The Narrative Unity of Luke-Acts: A Literary Interpretation - Vol. 1

The Narrative Unity of Luke-Acts: A Literary Interpretation - Vol. 1

The Narrative Unity of Luke-Acts: A Literary Interpretation - Vol. 1

The Narrative Unity of Luke-Acts: A Literary Interpretation - Vol. 1


Tannehill shows how the narrative contributes to the impact of Luke's literary whole. The study further shows that Luke's use of recurring words, patterns of repetition and contrast, irony, pathos, and many other features of this narrative contribute to the total fabric of Luke's masterpiece.


The following study will emphasize the unity of Luke-Acts. This unity is the result of a single author working within a persistent theological perspective, but it is something more. It is a narrative unity, the unity appropriate to a well-formed narrative. Change and development are expected in such a narrative, yet unity is maintained because the scenes and characters contribute to a larger story that determines the significance of each part.

To be sure, our expectations of narrative unity, shaped perhaps by the modern novel, are not always fulfilled in Luke. Much of Luke shares the episodic style of the synoptic gospels in general, in which individual scenes may be vivid but their connection into story sequences is often unclear. The neglect of clear causal connections among episodes (indications that one event leads to the next) is striking when we compare the synoptic gospels with modern narrative. Our narrator is quite capable of making such connections, as major portions of Acts attest, but chose to leave the Jesus tradition in its looser form. Despite the episodic style of large portions of Luke, it traces the unfolding of a single dominant purpose. This unifies the gospel story and unites Luke with Acts, for this purpose is not only at work in the ministry of Jesus but also in the ministries of Jesus’ witnesses. Luke-Acts is a unified narrative because the chief human characters (John the Baptist, Jesus, the apostles, Paul) share in a mission which expresses a single controlling purpose—the purpose of God. The individual episodes gain their significance through their relation to this controlling purpose of God, and the narrator has made efforts to clarify this relation.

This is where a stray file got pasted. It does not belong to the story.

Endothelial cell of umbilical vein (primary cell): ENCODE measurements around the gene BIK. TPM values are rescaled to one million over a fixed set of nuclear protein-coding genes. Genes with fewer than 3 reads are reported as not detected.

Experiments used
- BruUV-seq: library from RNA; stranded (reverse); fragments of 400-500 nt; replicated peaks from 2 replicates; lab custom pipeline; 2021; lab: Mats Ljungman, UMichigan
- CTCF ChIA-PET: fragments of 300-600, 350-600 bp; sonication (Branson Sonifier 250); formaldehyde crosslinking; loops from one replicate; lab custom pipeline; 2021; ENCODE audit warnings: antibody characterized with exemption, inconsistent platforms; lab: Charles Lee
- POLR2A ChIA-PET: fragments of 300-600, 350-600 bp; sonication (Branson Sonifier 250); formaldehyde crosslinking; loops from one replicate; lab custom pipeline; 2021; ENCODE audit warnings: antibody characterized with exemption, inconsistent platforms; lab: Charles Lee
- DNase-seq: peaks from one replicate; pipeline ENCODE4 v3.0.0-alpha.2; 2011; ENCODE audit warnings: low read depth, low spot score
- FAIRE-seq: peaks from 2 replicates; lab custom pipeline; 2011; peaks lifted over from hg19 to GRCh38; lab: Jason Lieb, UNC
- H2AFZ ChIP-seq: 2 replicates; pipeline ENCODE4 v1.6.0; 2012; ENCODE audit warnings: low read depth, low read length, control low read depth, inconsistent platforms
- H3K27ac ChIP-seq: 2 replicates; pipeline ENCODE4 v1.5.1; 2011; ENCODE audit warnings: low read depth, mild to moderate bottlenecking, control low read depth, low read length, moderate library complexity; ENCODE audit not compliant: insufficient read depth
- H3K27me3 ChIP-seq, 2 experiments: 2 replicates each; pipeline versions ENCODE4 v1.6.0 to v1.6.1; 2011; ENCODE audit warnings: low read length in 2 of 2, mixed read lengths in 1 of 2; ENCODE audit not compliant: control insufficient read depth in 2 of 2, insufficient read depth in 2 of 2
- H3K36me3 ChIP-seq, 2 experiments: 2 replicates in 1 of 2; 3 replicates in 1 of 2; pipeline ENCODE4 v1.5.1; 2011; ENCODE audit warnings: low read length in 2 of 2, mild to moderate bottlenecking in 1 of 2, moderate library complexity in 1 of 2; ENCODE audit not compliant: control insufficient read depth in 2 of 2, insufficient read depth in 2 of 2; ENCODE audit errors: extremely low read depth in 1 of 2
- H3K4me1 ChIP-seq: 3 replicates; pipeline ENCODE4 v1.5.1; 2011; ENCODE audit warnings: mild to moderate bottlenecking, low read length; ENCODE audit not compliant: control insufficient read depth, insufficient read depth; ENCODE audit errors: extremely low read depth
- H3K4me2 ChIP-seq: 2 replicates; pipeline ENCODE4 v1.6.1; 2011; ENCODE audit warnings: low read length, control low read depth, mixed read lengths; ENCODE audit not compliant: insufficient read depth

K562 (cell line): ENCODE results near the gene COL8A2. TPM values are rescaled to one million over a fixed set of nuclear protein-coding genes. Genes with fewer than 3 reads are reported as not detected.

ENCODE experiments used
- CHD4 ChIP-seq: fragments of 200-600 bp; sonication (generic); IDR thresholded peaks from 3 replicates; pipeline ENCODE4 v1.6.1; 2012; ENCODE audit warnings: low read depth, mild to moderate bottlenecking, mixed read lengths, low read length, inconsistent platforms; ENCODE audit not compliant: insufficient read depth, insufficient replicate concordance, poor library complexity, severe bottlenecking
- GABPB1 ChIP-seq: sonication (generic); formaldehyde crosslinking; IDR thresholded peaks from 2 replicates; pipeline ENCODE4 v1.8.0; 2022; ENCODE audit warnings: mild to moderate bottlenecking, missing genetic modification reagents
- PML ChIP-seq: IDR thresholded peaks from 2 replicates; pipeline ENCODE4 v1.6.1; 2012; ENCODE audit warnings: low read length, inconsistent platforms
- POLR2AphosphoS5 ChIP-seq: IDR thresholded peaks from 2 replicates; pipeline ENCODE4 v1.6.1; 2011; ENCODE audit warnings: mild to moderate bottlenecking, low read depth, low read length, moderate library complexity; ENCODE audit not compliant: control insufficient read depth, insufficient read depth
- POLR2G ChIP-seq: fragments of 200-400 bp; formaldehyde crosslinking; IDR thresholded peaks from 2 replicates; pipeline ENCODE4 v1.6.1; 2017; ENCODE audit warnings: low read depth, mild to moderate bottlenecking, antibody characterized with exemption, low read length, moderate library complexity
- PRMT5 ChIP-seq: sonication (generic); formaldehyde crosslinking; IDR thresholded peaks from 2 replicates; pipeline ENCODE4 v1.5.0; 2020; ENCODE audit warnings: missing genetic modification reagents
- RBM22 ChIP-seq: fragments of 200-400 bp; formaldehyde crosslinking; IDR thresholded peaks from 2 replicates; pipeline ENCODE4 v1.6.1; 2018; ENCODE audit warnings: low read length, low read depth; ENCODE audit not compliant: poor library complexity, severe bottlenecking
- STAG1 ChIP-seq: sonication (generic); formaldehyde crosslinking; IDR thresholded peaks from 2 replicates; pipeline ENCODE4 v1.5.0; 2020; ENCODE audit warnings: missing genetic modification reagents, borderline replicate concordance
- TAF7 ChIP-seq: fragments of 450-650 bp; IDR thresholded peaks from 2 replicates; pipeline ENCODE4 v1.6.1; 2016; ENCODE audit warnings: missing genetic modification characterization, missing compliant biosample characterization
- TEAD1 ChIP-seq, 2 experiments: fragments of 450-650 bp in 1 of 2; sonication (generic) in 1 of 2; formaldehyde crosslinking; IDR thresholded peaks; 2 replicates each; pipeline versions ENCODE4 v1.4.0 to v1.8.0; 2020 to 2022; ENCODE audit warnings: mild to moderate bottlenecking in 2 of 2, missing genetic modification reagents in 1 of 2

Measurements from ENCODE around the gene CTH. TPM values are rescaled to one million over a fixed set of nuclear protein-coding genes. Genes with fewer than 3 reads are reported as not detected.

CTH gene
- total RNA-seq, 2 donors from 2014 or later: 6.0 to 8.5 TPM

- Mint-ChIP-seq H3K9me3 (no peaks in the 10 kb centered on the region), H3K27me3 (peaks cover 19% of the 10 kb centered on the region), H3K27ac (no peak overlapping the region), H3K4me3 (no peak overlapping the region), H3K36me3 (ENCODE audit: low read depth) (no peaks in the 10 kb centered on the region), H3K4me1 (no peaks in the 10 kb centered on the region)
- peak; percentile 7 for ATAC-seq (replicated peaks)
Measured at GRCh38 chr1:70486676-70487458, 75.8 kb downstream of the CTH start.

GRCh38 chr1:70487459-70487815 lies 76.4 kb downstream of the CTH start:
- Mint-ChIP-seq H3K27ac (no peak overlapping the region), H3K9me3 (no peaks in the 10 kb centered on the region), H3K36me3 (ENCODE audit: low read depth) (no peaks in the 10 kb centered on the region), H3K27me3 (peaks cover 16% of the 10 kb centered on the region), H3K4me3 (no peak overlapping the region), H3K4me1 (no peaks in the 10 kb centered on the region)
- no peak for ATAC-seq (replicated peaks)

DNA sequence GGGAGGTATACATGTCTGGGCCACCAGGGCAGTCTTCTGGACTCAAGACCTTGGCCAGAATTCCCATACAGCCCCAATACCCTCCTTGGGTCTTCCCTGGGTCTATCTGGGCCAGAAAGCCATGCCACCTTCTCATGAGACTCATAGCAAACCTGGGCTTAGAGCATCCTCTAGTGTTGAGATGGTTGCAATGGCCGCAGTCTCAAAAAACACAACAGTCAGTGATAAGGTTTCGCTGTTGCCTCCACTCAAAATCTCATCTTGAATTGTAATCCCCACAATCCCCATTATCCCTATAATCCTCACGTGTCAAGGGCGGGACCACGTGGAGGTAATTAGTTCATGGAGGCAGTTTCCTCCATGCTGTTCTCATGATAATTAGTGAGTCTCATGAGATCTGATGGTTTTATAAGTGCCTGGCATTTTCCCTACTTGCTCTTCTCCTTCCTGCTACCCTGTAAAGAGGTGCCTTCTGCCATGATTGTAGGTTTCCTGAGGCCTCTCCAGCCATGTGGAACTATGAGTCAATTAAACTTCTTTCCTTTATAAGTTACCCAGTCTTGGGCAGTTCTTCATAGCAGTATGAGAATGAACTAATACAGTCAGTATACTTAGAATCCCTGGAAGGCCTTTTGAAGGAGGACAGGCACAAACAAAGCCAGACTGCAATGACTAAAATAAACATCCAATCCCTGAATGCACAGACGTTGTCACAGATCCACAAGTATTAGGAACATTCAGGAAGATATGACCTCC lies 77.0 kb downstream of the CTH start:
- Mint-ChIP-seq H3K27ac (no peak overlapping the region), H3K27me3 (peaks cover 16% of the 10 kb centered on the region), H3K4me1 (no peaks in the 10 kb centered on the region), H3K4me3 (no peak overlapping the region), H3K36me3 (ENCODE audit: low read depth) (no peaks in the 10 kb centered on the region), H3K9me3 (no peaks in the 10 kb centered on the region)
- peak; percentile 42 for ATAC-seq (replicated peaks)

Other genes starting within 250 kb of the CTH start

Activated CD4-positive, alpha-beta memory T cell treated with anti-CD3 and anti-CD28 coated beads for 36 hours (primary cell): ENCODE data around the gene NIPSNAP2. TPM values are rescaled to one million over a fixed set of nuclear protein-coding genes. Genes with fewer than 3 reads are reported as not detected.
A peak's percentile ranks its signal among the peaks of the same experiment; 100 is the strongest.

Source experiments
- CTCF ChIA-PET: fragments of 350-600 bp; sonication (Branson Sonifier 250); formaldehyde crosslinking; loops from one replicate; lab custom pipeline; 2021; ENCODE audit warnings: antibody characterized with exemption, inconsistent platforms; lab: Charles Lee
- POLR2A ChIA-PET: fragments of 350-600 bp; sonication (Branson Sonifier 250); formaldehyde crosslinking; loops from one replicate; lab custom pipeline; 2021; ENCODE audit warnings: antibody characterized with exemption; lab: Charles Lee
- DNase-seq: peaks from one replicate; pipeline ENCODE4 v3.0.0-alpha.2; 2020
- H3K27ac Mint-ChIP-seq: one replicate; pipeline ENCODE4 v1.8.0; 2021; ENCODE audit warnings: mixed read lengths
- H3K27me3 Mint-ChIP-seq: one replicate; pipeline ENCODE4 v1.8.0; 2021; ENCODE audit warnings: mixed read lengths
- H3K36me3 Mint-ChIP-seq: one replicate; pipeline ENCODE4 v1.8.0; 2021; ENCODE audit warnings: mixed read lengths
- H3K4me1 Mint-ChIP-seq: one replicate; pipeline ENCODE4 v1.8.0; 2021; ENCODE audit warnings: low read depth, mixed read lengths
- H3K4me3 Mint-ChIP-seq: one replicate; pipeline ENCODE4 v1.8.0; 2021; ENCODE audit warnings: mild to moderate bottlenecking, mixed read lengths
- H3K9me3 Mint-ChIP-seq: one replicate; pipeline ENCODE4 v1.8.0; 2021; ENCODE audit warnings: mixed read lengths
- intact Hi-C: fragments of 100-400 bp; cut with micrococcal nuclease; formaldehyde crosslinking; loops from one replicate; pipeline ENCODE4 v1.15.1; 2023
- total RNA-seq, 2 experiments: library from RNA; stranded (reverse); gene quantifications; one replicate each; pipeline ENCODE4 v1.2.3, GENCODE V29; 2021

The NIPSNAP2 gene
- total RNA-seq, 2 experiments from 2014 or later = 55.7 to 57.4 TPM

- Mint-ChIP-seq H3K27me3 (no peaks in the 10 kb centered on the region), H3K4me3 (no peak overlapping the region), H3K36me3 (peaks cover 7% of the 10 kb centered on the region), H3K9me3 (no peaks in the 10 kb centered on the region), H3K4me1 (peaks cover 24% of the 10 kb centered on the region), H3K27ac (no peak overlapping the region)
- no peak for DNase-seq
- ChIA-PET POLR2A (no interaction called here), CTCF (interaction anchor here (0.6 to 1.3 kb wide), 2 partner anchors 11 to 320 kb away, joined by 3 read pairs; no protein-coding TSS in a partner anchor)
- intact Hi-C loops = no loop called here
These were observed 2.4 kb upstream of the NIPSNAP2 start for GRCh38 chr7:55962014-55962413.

Disclosures of the nature of God’s purpose are highlighted at key points in the narrative as guides in interpreting the story. The disclosures at the beginning of Luke are especially important in suggesting ultimate expectations. However, conflict soon appears in the plot, for God’s purpose repeatedly encounters rejection. The unity of this narrative is a unity in tension, and the last section of Luke, the crisis in Jerusalem and the ironic triumph that follows, has special importance in showing how God’s purpose meets human rejection.

These disclosures of God’s purpose and of how it responds to human resistance provide an interpretive context for understanding the mission of . . .

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